Court suspends TV shutdown in Kenya

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Kenyan news broadcasters were taken off-air but were live streaming their coverage online.

The Kenyan government shutdown of the three largest private TV channels has been suspended by the high court pending a full hearing.

The channels were shut down as they planned to broadcast opposition leader Raila Odinga’s unofficial “inauguration” in Nairobi.

Mr Odinga lost last year’s election and his swearing-in was widely seen as a publicity stunt.

Five civil society organisations asked the State to unconditionally restore TV transmission for three stations that it shut on Tuesday.

Speaking during a press briefing, NMG Editor-in-Chief Tom Mshindi termed the government shutdown move as “a sad moment for media freedom in Kenya.”

“As the fraternity that we are in, together with the civil society organisations, we must stand very firm together because if we don’t, we will perish. We will go back to the days we don’t want to even remember,” Mr Mshindi said..

Mr Mshindi spoke alongside leaders of the Kenya National Commission for Human Rights (KNCHR), Amnesty International, the Inter-Religious Council of Kenya, Article 19 and Katiba Institute.

The organisations said in a joint statement that the government’s closure of TV stations is “a serious threat to the freedom of the media at a delicate political situation in the country”.

“We call on the authorities to stop intimidating the mass media and unconditionally restore the right of Kenyan citizens to a free press. Journalism is not a crime. The government must respect our Constitution at all times,” they said in a statement read by KNCHR’s vice chair George Morara.

Mr Henry Maina, the regional director of Article 19 Eastern Africa, asked the government to use legal means if it has a matter to address with the media.

“You can’t switch off a TV then say you have started investigations. What made you switch it off? If you didn’t know there was a reason, then let them return on air,” he said.

“The illegal act of forcefully switching off the TV stations is an economic sabotage. It has a big economic cost to the media houses and to investors. How is Kenya going to turn around and invite more people to invest in this digital economy that we’re creating when there is uncertainty that rule of law will be followed?” questioned the human rights lawyer.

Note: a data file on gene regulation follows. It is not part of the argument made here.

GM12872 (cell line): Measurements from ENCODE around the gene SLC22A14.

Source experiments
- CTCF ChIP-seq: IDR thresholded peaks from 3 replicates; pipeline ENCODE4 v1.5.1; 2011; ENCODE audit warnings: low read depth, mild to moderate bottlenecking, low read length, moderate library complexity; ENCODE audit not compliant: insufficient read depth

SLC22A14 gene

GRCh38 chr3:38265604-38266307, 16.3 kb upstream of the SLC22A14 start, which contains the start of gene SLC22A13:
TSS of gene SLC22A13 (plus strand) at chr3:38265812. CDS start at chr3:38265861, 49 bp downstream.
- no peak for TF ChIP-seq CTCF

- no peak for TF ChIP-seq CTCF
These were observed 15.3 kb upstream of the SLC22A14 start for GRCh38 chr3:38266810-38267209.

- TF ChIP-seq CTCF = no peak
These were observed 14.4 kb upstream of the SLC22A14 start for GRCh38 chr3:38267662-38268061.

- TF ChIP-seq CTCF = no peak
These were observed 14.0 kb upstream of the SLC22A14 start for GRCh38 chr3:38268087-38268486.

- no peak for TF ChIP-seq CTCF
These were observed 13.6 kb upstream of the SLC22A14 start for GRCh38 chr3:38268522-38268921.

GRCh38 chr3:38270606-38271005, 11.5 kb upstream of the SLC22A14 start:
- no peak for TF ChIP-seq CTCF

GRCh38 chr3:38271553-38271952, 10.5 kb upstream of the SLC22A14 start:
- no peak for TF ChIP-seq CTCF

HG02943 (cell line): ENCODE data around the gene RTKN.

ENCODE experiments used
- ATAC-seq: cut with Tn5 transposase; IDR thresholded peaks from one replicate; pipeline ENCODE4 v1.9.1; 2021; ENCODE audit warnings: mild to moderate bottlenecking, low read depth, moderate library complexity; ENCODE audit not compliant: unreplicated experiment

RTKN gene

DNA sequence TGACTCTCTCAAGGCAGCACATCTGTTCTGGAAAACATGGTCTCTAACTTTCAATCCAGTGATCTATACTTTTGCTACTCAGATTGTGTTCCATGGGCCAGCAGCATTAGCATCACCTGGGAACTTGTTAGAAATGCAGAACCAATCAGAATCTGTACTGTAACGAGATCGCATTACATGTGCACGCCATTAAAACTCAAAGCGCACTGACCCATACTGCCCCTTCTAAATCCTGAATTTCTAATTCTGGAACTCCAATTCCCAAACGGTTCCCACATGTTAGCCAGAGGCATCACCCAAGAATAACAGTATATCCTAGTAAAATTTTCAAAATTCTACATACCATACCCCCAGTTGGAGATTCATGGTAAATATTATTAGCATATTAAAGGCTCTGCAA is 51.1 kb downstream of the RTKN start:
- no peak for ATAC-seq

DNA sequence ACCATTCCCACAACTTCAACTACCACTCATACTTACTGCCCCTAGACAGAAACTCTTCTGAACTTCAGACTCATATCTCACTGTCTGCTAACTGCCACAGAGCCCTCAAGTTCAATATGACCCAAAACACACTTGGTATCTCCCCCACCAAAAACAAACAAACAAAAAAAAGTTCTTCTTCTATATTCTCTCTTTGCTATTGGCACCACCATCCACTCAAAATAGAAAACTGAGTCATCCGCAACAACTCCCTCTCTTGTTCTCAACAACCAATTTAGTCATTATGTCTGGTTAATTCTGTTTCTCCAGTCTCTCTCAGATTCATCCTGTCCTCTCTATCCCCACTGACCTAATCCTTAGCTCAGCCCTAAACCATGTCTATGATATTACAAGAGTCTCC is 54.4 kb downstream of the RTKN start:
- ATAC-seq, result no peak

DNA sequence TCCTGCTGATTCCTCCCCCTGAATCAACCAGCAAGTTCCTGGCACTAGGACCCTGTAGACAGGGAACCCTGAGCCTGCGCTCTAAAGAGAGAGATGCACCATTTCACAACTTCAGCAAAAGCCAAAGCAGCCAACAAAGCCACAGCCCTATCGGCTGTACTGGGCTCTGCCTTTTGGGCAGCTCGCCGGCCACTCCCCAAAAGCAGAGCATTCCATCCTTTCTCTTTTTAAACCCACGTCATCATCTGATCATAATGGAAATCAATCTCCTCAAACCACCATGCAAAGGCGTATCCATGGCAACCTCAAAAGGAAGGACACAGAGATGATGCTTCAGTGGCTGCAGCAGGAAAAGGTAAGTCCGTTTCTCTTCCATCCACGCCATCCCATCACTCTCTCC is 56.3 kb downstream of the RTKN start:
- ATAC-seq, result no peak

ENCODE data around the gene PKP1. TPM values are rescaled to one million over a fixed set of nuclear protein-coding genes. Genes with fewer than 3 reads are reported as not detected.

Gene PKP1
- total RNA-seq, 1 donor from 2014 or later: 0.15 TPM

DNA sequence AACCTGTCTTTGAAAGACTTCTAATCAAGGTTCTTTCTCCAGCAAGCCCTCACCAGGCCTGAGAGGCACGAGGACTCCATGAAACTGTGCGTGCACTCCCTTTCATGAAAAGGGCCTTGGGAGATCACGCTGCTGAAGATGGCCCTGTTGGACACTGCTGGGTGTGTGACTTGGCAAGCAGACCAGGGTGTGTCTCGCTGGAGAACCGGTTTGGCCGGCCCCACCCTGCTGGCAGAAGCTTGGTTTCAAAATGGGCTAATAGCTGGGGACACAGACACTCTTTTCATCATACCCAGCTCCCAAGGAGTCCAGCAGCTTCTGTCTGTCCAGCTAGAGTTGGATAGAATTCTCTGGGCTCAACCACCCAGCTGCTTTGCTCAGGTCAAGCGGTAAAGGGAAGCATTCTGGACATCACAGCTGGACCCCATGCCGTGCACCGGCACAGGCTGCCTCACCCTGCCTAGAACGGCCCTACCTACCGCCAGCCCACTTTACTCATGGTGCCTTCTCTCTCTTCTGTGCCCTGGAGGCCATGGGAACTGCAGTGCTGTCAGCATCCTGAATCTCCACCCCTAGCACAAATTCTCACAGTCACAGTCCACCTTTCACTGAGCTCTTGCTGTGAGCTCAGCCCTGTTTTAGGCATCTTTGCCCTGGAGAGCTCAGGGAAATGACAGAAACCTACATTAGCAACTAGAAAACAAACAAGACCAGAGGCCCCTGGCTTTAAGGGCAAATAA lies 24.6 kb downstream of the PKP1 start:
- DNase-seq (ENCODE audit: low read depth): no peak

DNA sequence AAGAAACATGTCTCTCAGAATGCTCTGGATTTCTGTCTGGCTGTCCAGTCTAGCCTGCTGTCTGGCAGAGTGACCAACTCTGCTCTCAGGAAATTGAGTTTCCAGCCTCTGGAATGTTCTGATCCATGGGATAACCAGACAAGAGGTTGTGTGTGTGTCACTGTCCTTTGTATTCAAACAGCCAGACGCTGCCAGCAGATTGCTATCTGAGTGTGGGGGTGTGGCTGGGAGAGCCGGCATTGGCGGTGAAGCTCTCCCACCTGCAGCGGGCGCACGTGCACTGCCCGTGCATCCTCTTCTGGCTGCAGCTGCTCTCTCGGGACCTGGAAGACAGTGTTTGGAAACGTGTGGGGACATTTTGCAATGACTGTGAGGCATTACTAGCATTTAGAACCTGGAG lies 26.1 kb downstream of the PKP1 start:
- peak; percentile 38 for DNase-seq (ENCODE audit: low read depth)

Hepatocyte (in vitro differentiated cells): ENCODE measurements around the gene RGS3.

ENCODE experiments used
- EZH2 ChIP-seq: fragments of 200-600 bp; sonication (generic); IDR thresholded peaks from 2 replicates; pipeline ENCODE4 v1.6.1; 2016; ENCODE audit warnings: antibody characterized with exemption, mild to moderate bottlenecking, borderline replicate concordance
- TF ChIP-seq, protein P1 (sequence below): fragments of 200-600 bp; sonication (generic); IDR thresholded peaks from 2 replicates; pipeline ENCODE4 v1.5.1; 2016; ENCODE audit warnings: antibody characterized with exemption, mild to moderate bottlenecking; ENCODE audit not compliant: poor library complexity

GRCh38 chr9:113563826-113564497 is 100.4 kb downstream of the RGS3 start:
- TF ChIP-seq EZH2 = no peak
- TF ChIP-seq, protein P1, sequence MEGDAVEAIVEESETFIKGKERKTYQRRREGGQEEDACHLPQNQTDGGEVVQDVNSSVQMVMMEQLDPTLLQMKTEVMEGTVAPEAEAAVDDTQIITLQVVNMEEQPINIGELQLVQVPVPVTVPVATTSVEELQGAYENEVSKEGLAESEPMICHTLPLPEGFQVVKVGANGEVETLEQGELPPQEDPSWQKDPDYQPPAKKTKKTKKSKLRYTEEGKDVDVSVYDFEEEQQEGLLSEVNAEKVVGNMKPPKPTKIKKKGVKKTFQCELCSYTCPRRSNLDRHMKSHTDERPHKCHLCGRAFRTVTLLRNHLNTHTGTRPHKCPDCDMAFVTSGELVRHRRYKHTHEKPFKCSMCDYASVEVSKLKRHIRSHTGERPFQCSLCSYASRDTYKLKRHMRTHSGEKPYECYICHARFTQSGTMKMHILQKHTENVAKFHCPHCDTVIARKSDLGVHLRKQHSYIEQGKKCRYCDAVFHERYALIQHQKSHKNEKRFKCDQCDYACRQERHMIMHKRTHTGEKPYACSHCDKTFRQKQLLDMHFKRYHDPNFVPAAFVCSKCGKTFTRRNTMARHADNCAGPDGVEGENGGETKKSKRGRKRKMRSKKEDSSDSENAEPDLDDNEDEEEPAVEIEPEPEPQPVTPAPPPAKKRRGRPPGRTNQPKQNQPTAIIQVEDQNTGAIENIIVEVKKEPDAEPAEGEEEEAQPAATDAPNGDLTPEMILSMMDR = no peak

Mr Houghton Irungu, the executive director of Amnesty International Kenya, also demanded that the Communication Authority director-general Francis Wangusi be admitted back to office as directed by a court.

“Unless we see the reinstatement of a credible Communication Authority for this country, we’ll not see a fair and neutral arbitrator in this process. This is very dangerous for democracy,” he said.

Added Mr Irungu: “We need to be very clear that a free Press is the foundation for democracy. There is no democracy in this world that exists without a free Press.”

At the briefing, it emerged that the journalists’ union is planning legal action against various State actors.

“We are going to have multiple applications in court. Some of the applications are going to target individuals who are giving all these orders to police and even the Communications Authority,” Eric Oduor, the secretary-general of the Kenya Union of Journalists said.

Mr Maina added: “There are going to be multiple applications by different actors; some who are here, and some who are elsewhere because we are clear that if we do not engage into this process legally, then there is going to be a problem.”



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